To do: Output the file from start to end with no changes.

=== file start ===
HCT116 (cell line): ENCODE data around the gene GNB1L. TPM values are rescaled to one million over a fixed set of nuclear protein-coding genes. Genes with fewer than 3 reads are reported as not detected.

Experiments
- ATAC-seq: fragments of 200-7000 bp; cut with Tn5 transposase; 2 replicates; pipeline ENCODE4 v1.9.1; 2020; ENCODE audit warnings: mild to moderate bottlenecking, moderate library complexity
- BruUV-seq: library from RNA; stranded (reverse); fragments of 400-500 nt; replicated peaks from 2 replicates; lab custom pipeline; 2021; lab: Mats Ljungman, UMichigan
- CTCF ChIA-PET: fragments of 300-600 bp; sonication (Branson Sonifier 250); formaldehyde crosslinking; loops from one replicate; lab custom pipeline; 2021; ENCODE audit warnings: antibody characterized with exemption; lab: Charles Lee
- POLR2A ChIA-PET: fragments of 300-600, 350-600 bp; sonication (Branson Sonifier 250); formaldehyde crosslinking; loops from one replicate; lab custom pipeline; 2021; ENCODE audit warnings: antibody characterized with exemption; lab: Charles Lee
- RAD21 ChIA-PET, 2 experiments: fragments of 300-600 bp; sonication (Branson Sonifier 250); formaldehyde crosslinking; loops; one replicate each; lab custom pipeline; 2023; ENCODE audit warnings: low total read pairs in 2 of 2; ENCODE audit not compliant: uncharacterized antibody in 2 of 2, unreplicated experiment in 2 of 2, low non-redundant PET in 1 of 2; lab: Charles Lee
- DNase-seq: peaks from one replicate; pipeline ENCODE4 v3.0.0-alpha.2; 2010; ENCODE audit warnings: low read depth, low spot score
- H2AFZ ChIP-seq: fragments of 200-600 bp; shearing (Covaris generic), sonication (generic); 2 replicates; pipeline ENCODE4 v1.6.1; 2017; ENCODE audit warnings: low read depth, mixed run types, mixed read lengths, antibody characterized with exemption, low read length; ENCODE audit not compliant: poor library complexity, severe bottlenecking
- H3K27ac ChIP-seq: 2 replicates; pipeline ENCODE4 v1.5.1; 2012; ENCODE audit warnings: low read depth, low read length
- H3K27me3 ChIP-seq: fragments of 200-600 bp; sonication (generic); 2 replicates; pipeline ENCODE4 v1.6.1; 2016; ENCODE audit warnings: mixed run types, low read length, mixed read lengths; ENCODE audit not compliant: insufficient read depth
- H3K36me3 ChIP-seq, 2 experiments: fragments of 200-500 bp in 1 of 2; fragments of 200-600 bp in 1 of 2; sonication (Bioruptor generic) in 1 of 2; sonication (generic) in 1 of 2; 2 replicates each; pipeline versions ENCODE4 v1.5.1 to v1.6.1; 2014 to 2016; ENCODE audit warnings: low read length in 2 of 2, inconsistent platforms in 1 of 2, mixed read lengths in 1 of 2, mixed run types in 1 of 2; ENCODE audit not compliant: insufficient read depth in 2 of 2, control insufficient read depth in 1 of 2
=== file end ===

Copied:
HCT116 (cell line): ENCODE data around the gene GNB1L. TPM values are rescaled to one million over a fixed set of nuclear protein-coding genes. Genes with fewer than 3 reads are reported as not detected.

Experiments
- ATAC-seq: fragments of 200-7000 bp; cut with Tn5 transposase; 2 replicates; pipeline ENCODE4 v1.9.1; 2020; ENCODE audit warnings: mild to moderate bottlenecking, moderate library complexity
- BruUV-seq: library from RNA; stranded (reverse); fragments of 400-500 nt; replicated peaks from 2 replicates; lab custom pipeline; 2021; lab: Mats Ljungman, UMichigan
- CTCF ChIA-PET: fragments of 300-600 bp; sonication (Branson Sonifier 250); formaldehyde crosslinking; loops from one replicate; lab custom pipeline; 2021; ENCODE audit warnings: antibody characterized with exemption; lab: Charles Lee
- POLR2A ChIA-PET: fragments of 300-600, 350-600 bp; sonication (Branson Sonifier 250); formaldehyde crosslinking; loops from one replicate; lab custom pipeline; 2021; ENCODE audit warnings: antibody characterized with exemption; lab: Charles Lee
- RAD21 ChIA-PET, 2 experiments: fragments of 300-600 bp; sonication (Branson Sonifier 250); formaldehyde crosslinking; loops; one replicate each; lab custom pipeline; 2023; ENCODE audit warnings: low total read pairs in 2 of 2; ENCODE audit not compliant: uncharacterized antibody in 2 of 2, unreplicated experiment in 2 of 2, low non-redundant PET in 1 of 2; lab: Charles Lee
- DNase-seq: peaks from one replicate; pipeline ENCODE4 v3.0.0-alpha.2; 2010; ENCODE audit warnings: low read depth, low spot score
- H2AFZ ChIP-seq: fragments of 200-600 bp; shearing (Covaris generic), sonication (generic); 2 replicates; pipeline ENCODE4 v1.6.1; 2017; ENCODE audit warnings: low read depth, mixed run types, mixed read lengths, antibody characterized with exemption, low read length; ENCODE audit not compliant: poor library complexity, severe bottlenecking
- H3K27ac ChIP-seq: 2 replicates; pipeline ENCODE4 v1.5.1; 2012; ENCODE audit warnings: low read depth, low read length
- H3K27me3 ChIP-seq: fragments of 200-600 bp; sonication (generic); 2 replicates; pipeline ENCODE4 v1.6.1; 2016; ENCODE audit warnings: mixed run types, low read length, mixed read lengths; ENCODE audit not compliant: insufficient read depth
- H3K36me3 ChIP-seq, 2 experiments: fragments of 200-500 bp in 1 of 2; fragments of 200-600 bp in 1 of 2; sonication (Bioruptor generic) in 1 of 2; sonication (generic) in 1 of 2; 2 replicates each; pipeline versions ENCODE4 v1.5.1 to v1.6.1; 2014 to 2016; ENCODE audit warnings: low read length in 2 of 2, inconsistent platforms in 1 of 2, mixed read lengths in 1 of 2, mixed run types in 1 of 2; ENCODE audit not compliant: insufficient read depth in 2 of 2, control insufficient read depth in 1 of 2